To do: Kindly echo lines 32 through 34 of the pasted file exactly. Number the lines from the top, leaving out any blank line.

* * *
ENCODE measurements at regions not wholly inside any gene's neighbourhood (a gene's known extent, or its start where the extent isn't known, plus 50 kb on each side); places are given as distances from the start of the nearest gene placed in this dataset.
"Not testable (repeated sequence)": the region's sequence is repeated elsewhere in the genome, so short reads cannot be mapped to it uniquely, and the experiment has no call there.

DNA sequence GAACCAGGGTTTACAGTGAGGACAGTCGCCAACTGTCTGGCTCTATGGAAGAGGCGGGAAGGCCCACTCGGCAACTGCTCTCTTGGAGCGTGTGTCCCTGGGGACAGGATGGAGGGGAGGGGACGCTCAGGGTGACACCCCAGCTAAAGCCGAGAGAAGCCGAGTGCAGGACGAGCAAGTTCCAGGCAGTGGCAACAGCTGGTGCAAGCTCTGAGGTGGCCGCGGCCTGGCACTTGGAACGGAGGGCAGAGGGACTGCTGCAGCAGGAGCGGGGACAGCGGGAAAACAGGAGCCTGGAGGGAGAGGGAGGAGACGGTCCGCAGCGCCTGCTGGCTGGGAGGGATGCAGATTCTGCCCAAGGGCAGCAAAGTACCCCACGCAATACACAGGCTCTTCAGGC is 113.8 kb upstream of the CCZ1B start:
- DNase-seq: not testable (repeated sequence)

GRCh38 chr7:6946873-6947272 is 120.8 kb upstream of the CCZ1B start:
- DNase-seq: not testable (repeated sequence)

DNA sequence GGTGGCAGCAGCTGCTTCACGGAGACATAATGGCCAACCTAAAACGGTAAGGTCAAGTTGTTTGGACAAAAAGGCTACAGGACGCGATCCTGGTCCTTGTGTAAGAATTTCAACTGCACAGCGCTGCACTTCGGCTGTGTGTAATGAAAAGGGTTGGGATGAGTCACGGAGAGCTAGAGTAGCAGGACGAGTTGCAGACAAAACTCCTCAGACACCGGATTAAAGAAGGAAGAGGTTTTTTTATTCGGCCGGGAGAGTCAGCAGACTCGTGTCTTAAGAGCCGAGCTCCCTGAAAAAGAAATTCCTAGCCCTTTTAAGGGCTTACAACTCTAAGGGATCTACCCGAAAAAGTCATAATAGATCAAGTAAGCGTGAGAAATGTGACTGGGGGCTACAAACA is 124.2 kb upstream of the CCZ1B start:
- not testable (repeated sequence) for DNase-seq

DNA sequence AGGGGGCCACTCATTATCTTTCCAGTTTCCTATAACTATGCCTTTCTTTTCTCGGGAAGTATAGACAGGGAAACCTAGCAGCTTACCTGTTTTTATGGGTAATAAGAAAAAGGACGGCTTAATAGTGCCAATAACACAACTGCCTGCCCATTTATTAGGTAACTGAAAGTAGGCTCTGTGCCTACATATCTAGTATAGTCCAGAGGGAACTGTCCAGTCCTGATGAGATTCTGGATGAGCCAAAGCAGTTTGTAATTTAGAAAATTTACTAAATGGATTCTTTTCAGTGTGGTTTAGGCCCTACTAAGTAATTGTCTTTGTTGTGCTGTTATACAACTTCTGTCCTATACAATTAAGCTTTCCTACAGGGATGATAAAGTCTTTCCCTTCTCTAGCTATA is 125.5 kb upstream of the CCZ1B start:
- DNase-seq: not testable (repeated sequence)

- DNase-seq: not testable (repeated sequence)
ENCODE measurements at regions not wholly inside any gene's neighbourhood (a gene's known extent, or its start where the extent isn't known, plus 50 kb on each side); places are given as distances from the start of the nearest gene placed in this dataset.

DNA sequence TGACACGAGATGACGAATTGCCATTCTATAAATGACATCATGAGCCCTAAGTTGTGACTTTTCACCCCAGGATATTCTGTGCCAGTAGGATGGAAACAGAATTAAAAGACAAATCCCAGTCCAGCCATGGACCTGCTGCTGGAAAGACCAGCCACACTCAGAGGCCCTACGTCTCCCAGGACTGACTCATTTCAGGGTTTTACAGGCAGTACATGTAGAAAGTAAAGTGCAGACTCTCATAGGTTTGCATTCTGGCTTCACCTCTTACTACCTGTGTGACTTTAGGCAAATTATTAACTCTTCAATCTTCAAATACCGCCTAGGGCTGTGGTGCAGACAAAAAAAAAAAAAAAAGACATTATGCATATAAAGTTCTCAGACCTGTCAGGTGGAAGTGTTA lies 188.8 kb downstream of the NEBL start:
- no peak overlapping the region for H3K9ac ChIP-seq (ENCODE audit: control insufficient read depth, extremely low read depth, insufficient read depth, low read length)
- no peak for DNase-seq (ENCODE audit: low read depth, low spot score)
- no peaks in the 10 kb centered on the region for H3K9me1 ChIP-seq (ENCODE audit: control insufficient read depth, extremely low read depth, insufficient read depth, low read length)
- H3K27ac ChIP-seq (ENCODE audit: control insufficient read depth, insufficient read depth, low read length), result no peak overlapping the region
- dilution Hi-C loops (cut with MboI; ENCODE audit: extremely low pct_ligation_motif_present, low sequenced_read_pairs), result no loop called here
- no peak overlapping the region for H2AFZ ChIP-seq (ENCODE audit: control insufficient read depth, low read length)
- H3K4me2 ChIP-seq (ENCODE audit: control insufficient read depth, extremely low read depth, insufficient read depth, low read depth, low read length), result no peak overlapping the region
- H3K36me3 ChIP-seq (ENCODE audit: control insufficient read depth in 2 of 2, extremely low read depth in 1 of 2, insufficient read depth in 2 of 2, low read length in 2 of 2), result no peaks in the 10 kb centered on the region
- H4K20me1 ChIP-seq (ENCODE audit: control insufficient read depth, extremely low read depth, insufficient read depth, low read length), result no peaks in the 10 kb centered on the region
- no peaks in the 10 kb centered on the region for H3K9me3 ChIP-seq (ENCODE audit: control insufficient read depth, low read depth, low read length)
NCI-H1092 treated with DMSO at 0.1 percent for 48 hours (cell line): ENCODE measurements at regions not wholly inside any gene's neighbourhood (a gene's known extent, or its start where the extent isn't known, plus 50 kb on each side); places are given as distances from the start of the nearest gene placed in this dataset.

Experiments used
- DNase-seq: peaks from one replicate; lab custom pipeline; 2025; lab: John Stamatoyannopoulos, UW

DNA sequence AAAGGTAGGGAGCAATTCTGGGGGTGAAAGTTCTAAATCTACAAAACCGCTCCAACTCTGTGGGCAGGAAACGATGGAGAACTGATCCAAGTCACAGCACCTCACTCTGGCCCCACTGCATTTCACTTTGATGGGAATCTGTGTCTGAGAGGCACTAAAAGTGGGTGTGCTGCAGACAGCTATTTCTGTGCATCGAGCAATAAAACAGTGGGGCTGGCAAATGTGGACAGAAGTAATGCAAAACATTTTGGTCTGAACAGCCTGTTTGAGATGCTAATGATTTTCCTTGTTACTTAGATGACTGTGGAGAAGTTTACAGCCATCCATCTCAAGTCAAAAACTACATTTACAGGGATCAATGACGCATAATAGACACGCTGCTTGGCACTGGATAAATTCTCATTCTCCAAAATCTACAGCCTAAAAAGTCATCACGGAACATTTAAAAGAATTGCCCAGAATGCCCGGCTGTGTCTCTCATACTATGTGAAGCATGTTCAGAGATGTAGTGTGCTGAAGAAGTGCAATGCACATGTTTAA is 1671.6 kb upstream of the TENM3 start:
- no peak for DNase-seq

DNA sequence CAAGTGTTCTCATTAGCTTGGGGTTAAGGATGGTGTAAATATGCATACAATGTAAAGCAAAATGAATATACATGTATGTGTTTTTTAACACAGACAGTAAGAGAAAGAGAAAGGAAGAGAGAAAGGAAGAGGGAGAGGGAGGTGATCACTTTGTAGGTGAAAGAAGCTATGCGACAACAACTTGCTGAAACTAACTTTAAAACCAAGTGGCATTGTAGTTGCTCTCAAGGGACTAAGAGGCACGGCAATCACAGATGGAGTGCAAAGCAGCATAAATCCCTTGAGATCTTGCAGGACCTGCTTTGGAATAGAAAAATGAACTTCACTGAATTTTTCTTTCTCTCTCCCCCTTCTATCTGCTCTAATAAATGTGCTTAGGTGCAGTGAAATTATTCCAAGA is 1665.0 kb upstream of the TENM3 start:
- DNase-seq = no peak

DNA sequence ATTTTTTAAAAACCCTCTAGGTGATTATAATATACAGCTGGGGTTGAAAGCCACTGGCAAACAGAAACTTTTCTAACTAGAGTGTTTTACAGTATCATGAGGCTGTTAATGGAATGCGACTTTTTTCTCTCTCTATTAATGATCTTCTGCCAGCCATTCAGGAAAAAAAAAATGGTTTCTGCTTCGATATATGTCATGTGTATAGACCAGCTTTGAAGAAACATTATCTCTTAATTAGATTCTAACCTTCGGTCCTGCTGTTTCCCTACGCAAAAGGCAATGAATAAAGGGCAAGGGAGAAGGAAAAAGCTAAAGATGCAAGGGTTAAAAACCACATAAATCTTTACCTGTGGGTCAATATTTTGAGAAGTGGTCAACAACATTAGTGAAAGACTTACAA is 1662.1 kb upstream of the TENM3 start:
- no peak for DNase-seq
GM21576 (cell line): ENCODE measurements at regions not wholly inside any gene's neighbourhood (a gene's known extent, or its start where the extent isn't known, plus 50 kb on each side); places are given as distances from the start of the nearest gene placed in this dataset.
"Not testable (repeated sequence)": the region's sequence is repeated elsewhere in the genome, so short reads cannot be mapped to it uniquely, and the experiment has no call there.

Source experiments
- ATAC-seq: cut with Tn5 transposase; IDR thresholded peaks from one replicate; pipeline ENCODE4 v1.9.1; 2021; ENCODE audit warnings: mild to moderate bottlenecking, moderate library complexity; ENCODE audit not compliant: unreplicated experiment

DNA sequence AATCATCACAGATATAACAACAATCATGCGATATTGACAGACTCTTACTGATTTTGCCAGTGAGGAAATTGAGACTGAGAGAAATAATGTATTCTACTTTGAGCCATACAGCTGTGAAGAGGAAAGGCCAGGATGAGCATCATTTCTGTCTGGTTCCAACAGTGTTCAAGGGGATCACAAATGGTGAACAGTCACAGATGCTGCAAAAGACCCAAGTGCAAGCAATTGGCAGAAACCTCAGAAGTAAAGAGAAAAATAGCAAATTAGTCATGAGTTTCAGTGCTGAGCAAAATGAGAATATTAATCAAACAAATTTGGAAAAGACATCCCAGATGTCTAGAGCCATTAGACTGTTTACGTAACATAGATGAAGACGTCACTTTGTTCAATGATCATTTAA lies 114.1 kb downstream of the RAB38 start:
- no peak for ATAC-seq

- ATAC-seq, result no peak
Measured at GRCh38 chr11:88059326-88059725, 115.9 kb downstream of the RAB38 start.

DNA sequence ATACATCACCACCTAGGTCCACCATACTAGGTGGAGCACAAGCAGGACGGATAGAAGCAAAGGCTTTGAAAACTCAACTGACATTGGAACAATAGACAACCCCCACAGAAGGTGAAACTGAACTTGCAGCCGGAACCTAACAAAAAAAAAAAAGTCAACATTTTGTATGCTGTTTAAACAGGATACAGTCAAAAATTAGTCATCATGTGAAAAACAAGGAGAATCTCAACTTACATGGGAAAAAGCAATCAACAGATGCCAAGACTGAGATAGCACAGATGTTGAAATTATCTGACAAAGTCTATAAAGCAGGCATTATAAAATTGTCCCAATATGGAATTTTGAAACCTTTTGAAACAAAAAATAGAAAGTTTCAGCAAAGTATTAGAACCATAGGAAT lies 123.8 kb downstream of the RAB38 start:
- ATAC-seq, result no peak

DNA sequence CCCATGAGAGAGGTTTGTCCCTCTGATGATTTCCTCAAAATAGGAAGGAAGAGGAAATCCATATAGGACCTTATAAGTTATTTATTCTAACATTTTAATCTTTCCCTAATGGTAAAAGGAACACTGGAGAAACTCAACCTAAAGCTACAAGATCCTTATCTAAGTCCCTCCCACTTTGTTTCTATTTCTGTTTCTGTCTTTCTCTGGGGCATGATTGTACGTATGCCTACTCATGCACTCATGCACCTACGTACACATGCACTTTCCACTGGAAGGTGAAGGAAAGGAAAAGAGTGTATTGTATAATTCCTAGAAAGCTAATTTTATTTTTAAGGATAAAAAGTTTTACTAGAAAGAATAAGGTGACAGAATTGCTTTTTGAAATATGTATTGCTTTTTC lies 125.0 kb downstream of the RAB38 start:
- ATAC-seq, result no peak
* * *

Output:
- no peak for DNase-seq
GM21576 (cell line): ENCODE measurements at regions not wholly inside any gene's neighbourhood (a gene's known extent, or its start where the extent isn't known, plus 50 kb on each side); places are given as distances from the start of the nearest gene placed in this dataset.
"Not testable (repeated sequence)": the region's sequence is repeated elsewhere in the genome, so short reads cannot be mapped to it uniquely, and the experiment has no call there.